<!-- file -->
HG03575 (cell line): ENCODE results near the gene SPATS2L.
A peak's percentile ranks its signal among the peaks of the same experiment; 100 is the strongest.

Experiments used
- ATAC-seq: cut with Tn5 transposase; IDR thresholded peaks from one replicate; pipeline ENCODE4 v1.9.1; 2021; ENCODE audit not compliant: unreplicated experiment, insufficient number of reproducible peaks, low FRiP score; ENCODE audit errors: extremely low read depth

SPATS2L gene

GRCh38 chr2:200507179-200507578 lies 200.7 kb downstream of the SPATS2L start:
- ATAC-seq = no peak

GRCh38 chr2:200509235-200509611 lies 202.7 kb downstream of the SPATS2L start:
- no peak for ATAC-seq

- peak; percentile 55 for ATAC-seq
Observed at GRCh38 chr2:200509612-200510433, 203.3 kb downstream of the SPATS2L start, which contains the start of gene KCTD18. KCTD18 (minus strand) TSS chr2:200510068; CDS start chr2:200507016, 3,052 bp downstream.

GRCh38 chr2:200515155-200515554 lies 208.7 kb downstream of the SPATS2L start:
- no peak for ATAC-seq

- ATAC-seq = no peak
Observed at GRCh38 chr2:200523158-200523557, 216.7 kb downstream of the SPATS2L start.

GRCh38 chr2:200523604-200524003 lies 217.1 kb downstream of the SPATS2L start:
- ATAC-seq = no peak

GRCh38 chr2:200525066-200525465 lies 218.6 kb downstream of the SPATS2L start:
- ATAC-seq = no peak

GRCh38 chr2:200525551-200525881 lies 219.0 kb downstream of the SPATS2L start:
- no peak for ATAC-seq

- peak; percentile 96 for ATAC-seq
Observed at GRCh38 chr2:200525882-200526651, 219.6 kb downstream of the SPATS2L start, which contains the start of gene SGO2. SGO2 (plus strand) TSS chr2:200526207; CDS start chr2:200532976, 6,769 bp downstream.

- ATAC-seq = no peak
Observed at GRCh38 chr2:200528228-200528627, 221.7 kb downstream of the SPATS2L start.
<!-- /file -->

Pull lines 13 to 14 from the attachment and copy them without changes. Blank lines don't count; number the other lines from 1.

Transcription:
- no peak for ATAC-seq

- ATAC-seq = no peak